'The Flowers of War': A special case for China's film industry

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A Still Shot from the film, "The Flowers of War" [Photo: baidu.com]

Since taking in 24 million U.S. dollars at the domestic box office on its opening weekend and getting a Best Foreign Film nod from the Golden Globes, famed director Zhang Yimou's latest feature seems to have come closer to international success than any other Chinese film.

With a budget of 100 million U.S. dollars, "The Flowers of War" is the most expensive Chinese film ever made. It featured a crew consisting of members from more than 20 countries and regions, including a British special effects team, a Japanese art director, a Hong Kong costume designer, a Turkish choir group and Hollywood heartthrob Christian Bale.

The film has experienced the rare feat of being both a strong draw at the box office as well as a work of critical acclaim, and is seen by insiders and experts as a new approach for China's film industry to produce quality films that do well at the box office.

Set in Nanjing, which was known as Nanking at the time of the city's occupation by Japanese troops in 1937, the film tells the story of a group of prostitutes risking their lives to save 12 schoolgirls from being raped by the Japanese army.

A Film Journal International review said the film, China's Oscar entry for Best Foreign-Language Film, "offers powerfully realistic and inventive war scenes... and will likely be remembered as a triumph of the genre."

Domestic media described the film as "having both strong sound and visual effects as well as humanistic power."


Due to political and cultural differences, many Chinese mainstream films have long been accused of over-glorifying patriotic sentiments and lacking humanistic factors while independent works by emerging filmmakers have been criticized for amplifying harsh social realities to grab attention overseas.

While admitting that the moral judgement on the Nanjing Massacre is indisputable, Zhang said he tried to portray the Japanese invaders with multiple layers in an attempt to distinguish the film from previous ones depicting the same subject that were written off as unilateral propaganda.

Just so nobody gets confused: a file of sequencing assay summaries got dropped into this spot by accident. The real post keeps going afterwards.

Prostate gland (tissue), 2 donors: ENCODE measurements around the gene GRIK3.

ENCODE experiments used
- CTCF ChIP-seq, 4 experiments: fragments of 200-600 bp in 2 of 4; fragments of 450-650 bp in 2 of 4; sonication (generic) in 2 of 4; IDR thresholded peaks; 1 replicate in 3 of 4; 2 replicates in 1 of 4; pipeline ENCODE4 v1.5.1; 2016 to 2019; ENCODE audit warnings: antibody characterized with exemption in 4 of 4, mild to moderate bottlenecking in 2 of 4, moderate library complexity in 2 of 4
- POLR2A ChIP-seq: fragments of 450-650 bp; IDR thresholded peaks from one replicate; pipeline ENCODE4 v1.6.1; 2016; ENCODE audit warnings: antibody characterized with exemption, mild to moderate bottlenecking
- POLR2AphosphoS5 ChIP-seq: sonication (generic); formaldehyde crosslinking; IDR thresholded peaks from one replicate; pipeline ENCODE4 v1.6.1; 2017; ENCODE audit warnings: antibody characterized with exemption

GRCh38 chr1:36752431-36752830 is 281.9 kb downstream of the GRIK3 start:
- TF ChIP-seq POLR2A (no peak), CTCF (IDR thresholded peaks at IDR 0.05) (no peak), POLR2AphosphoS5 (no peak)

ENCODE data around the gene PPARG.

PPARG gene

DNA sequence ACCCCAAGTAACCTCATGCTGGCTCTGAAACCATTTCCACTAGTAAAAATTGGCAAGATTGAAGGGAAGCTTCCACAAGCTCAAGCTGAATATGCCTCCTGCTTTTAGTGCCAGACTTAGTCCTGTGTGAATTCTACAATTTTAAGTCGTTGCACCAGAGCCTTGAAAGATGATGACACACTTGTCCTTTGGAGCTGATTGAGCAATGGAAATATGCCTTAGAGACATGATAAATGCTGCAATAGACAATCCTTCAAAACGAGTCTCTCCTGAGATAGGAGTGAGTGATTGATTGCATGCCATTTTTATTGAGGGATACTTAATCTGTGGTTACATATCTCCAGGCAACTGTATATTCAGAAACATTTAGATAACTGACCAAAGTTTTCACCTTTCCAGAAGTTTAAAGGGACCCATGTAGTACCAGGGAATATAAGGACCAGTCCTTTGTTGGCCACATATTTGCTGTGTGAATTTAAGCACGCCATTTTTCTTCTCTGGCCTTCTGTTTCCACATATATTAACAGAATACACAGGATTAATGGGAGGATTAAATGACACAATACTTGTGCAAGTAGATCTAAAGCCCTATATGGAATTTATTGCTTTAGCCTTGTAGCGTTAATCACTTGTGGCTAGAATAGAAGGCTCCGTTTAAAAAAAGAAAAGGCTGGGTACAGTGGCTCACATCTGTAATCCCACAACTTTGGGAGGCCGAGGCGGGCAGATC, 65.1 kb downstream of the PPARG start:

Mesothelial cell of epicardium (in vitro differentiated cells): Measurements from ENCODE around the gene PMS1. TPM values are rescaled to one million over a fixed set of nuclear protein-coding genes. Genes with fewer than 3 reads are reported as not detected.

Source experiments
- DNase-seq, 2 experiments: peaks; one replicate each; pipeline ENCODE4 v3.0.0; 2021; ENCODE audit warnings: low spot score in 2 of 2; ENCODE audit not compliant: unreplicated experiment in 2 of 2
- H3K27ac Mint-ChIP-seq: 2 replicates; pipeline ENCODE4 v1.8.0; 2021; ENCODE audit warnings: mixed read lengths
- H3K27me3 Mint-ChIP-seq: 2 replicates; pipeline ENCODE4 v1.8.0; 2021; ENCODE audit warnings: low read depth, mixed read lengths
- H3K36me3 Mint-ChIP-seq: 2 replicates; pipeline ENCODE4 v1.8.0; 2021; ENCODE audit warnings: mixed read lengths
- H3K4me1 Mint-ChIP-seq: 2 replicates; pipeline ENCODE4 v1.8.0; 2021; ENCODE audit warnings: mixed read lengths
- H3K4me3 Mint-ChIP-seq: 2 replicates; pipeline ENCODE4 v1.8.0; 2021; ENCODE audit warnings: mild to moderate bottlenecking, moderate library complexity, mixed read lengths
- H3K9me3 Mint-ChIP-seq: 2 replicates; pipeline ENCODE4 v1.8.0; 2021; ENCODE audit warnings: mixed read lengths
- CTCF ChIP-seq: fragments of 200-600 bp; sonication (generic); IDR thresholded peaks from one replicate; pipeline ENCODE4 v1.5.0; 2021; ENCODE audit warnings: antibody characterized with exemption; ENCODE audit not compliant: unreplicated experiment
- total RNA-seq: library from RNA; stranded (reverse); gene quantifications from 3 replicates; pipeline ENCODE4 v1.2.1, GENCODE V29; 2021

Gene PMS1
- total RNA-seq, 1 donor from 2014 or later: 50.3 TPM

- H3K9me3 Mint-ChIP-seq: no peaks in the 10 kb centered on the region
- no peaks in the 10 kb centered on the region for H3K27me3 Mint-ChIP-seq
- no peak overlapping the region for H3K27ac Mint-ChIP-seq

In one scene, a Japanese officer visits a church, the central location of the story, and apologizes for his subordinates killing a Chinese female student. Then he sits down in front of an organ and plays a Japanese folk song, at which point other Japanese officers join him in song to express their homesickness.

"In 1937, the militaristic notion among Japanese armies was very prevalent, and officers were not allowed to sing a homesick folk song, but we still wanted to endow this character with something special," said Zhang.

According to the director, the film originally included a private talk between the officer and the priest that showed the officer's passion for painting and music, but the scene was cut due to concerns for running time.

"We wanted to give the audience something to imagine... We didn't want to generalize," Zhang added.

However, some Western critics were less than impressed by Zhang's efforts.

The Film Journal International review also said some dialogue is "a bit too saccharine for Western ears," while a New York Times review criticized the film for failing to "take a point of view on one of the most gruesome chapters in Chinese history."

"Whether making mainstream movies or independent works with strong individual expressions, Chinese filmmakers should stay true to themselves and create works with an artistic view," said Rao Shuguang, vice president of the China Film Archive.


The 60-year-old Zhang Yimou first surprised the global film industry in 1987 with his directorial debut "Red Sorghum," which earned China its first Golden Bear at the Berlin International Film Festival.

The film, featuring stunning visual images and a realistic presentation of life and love among common people, was among China's art house cinema pioneers.